I confess: My toddler watches TV—sometimes. We're selective with the programs she can watch, and tend to like something with an educational bent. I know more than a few parents who don't allow "Dora the Explorer" in their homes, though. Unsure, I decided to take a second look. With my daughter sitting next to me, I watched a mini marathon of Dora, Boots, and all their friends.
Dora became a regular series over a decade ago and continues to be not only the most prominent children's show featuring a Latina character, but one of the most prominent children's animated shows, period. There was nothing like Dora available when I was growing up. For this reason, seeing her little face pop up on the TV screen makes me smile. My daughter has the option of seeing a pint-sized Latina go on an adventure each day.
Nevertheless, I could see why some parents have a no-Dora policy. In each episode, Dora asks children to repeat things louder. No, louder! My daughter is only starting to say words in recent months, and is quite loud already. Do I want my child yelling at the television every time she watches it? I would prefer she didn't. At the same time, I can appreciate wanting to say something with gusto. Kids get excited watching Dora, and getting loud is part of the experience.
Some characters are woefully one-dimensional. Swiper, the fox, swipes every time and doesn't seem to learn his lesson. Is this character flaw one that will teach my kids the wrong kind of lesson? Likewise, The Grumpy Old Troll is always grumpy. Why is he so grumpy? Can't we make him feel better?
It's also true that Dora's adventures are often woefully predictable. They invariably involve a short quest through three different places: Forests, bridges, mountains, and more. Even so, the show is targeted to children ages 2-5, so they can follow along easily. My daughter also does not seem to mind when shows are repeated. She gets excited each time, even if it's an episode she's seen before.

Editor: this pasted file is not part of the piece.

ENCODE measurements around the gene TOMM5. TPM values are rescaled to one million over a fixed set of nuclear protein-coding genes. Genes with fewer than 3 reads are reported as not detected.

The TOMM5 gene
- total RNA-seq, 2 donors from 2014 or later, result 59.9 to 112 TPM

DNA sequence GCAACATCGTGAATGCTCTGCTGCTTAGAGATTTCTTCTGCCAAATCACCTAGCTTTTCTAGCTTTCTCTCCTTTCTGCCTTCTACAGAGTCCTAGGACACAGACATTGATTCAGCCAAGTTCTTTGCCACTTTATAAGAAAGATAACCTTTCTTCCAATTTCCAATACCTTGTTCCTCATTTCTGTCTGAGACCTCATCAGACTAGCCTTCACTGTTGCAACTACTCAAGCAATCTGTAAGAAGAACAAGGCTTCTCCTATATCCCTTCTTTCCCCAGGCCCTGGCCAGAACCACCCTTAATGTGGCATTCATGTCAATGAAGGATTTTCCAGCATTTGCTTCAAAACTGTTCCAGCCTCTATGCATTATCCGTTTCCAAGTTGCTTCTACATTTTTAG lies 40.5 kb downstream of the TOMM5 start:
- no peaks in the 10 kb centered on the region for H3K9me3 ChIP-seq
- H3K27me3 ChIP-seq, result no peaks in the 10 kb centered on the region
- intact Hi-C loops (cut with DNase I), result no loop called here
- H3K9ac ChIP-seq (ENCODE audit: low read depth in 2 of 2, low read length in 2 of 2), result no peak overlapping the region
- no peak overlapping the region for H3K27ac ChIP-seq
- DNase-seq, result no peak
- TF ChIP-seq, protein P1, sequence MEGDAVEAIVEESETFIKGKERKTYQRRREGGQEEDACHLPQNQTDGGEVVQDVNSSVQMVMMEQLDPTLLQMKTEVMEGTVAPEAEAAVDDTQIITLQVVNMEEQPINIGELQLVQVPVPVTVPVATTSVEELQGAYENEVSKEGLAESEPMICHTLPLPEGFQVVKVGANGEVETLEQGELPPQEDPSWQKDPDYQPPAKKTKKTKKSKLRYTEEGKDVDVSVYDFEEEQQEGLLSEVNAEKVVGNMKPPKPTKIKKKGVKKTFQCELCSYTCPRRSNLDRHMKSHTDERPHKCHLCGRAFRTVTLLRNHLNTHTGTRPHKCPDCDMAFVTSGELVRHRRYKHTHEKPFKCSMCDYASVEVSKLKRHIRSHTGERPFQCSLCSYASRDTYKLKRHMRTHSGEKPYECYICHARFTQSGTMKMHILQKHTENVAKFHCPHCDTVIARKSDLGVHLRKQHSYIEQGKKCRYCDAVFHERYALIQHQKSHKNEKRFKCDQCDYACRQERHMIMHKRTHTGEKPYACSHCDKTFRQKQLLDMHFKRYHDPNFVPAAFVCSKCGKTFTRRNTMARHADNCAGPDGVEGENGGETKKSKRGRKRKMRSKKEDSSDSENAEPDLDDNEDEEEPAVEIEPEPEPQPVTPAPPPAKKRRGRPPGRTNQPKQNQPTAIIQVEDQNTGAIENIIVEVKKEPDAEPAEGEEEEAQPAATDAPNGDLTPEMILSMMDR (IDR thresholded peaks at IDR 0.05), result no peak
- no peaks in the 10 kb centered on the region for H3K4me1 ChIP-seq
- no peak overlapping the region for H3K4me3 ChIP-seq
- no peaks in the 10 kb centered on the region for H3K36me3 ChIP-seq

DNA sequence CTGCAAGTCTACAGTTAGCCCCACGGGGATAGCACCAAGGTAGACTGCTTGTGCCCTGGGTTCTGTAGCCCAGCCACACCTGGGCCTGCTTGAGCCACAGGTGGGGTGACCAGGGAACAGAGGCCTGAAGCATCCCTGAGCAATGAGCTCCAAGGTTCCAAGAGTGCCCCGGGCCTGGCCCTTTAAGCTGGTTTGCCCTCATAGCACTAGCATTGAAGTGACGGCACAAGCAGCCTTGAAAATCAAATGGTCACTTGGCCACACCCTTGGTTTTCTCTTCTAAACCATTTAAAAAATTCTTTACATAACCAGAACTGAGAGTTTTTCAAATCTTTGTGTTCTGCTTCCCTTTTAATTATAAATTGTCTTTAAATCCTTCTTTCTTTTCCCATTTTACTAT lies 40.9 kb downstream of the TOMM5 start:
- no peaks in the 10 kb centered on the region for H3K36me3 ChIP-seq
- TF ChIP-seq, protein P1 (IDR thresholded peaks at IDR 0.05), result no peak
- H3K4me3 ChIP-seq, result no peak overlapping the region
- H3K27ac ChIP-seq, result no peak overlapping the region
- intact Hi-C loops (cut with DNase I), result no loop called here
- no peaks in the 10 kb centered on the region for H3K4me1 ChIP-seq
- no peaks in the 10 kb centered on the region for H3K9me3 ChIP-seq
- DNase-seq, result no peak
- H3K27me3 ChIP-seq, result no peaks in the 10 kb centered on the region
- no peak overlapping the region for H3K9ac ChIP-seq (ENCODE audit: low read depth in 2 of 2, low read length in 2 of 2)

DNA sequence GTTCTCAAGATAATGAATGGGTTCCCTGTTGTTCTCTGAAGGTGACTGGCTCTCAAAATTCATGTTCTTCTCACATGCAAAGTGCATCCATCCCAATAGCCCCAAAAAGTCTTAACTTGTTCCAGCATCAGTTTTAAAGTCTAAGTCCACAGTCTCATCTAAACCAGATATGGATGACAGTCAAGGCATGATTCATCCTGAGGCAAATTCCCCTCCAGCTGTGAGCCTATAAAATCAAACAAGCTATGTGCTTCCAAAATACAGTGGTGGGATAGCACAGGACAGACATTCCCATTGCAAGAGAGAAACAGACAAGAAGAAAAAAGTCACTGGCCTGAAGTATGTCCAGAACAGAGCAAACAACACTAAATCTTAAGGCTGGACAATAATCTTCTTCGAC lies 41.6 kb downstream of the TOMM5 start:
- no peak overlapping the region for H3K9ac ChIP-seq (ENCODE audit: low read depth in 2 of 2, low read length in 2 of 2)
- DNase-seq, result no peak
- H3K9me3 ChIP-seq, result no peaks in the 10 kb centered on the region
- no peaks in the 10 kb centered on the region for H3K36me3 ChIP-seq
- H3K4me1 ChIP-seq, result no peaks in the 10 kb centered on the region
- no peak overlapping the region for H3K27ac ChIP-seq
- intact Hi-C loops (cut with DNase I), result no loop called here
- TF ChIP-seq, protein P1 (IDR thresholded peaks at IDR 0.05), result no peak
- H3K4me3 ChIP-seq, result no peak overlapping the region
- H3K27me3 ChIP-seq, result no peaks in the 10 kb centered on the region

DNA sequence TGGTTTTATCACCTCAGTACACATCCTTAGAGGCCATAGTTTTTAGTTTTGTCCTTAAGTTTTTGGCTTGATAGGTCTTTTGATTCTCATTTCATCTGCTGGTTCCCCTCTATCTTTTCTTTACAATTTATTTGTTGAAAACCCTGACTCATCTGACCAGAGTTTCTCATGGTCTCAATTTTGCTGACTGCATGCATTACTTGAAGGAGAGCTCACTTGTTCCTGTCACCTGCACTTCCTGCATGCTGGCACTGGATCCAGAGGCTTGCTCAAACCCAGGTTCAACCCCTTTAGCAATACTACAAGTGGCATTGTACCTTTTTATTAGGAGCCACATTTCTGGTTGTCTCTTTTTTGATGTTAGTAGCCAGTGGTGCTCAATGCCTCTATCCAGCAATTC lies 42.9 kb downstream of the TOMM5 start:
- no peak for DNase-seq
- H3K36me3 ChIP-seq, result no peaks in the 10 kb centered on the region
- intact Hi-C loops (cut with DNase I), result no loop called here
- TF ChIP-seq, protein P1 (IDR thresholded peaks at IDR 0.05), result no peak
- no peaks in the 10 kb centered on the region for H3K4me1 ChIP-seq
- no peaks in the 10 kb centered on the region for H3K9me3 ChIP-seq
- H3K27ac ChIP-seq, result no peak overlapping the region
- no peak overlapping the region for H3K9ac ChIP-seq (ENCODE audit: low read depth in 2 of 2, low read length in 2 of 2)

However, despite some of these issues, I found Dora to be exemplary in a few ways. First, the show calls on children to solve problems—albeit simple ones—such as picking correct paths, sorting items, and assessing shapes and colors. The program is often bilingual and encourages children to use both languages. Dora is kind and helps her friends. She never quits. There are a host of imaginative characters including a monkey, a little bull, a band of tiny troubadours, Tico the squirrel, and Isa the iguana. It is beautifully animated.
The program features Latino culture in myriad ways. It highlights Latina women doing interesting things, including a doctor, artist and a time-traveler. I loved seeing a tiny paletero character, a quinceañera and Dora's interactions with her abuela. After a lot of watching, our household is decidedly pro-Dora. I don't want to hold the rosy-cheeked character to too strict a standard, nor do I think it's fair to want her to be everything I want out of children's programming. I'm just happy that my daughter has a positive reflection of herself and her culture, and that she won't grow up wondering why she never saw people who look like her on TV.
Do your kids watch Dora The Explorer? Did you have reservations about letting them watch it at first?